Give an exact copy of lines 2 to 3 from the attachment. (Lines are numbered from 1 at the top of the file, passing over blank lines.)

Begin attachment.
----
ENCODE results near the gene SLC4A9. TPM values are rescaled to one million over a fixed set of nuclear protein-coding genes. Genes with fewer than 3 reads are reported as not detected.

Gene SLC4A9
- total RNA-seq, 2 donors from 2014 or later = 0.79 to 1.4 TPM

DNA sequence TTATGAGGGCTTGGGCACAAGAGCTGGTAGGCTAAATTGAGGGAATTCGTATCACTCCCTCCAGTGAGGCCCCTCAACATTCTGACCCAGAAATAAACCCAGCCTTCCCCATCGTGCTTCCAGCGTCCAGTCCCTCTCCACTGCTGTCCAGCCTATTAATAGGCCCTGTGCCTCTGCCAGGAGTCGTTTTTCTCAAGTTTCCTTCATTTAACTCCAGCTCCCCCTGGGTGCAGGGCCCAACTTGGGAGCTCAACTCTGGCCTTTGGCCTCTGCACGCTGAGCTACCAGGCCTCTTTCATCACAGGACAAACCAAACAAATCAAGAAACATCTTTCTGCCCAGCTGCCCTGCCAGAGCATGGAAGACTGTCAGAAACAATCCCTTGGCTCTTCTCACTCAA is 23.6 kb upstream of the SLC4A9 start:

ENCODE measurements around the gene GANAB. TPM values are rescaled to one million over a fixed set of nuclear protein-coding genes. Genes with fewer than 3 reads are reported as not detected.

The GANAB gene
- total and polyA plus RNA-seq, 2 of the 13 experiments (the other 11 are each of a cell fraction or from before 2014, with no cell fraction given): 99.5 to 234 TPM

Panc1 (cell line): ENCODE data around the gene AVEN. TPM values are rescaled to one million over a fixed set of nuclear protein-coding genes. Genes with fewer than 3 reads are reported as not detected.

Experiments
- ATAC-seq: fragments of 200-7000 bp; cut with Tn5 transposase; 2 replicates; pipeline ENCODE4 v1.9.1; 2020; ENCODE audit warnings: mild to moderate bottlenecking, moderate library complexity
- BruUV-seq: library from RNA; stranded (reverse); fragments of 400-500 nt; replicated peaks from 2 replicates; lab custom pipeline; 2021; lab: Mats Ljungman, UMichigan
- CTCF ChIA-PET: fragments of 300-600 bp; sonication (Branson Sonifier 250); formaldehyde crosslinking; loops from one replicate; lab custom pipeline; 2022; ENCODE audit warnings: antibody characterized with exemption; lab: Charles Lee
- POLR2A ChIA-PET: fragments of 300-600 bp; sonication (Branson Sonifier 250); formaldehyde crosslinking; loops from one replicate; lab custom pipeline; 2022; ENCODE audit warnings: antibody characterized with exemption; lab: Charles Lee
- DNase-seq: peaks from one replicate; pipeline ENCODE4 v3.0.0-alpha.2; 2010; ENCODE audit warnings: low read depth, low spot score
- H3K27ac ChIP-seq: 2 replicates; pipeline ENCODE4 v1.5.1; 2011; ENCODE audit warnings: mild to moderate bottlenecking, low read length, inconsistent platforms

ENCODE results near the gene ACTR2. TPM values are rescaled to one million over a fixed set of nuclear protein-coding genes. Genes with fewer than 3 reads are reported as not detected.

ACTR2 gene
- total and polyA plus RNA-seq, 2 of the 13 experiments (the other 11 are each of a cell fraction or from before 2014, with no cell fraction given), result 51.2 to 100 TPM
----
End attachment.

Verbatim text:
Gene SLC4A9
- total RNA-seq, 2 donors from 2014 or later = 0.79 to 1.4 TPM